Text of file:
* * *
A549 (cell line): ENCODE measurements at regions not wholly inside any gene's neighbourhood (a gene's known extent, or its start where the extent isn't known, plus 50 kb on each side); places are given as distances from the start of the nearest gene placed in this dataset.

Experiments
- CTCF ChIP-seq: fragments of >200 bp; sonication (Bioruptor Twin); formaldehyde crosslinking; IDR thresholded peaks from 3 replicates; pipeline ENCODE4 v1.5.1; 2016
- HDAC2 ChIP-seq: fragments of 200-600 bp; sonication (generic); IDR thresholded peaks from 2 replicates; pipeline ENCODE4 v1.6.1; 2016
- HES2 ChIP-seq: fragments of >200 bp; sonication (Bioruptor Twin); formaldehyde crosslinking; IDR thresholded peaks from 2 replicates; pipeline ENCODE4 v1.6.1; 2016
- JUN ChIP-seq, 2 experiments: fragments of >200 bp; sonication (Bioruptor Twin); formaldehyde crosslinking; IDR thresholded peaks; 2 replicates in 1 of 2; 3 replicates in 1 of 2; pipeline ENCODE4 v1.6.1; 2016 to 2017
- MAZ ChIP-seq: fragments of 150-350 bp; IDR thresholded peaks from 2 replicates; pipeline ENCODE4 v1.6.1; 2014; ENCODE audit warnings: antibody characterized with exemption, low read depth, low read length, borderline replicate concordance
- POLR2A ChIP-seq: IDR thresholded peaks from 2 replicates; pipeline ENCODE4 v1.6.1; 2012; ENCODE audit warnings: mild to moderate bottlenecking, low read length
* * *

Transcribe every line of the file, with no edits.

A549 (cell line): ENCODE measurements at regions not wholly inside any gene's neighbourhood (a gene's known extent, or its start where the extent isn't known, plus 50 kb on each side); places are given as distances from the start of the nearest gene placed in this dataset.

Experiments
- CTCF ChIP-seq: fragments of >200 bp; sonication (Bioruptor Twin); formaldehyde crosslinking; IDR thresholded peaks from 3 replicates; pipeline ENCODE4 v1.5.1; 2016
- HDAC2 ChIP-seq: fragments of 200-600 bp; sonication (generic); IDR thresholded peaks from 2 replicates; pipeline ENCODE4 v1.6.1; 2016
- HES2 ChIP-seq: fragments of >200 bp; sonication (Bioruptor Twin); formaldehyde crosslinking; IDR thresholded peaks from 2 replicates; pipeline ENCODE4 v1.6.1; 2016
- JUN ChIP-seq, 2 experiments: fragments of >200 bp; sonication (Bioruptor Twin); formaldehyde crosslinking; IDR thresholded peaks; 2 replicates in 1 of 2; 3 replicates in 1 of 2; pipeline ENCODE4 v1.6.1; 2016 to 2017
- MAZ ChIP-seq: fragments of 150-350 bp; IDR thresholded peaks from 2 replicates; pipeline ENCODE4 v1.6.1; 2014; ENCODE audit warnings: antibody characterized with exemption, low read depth, low read length, borderline replicate concordance
- POLR2A ChIP-seq: IDR thresholded peaks from 2 replicates; pipeline ENCODE4 v1.6.1; 2012; ENCODE audit warnings: mild to moderate bottlenecking, low read length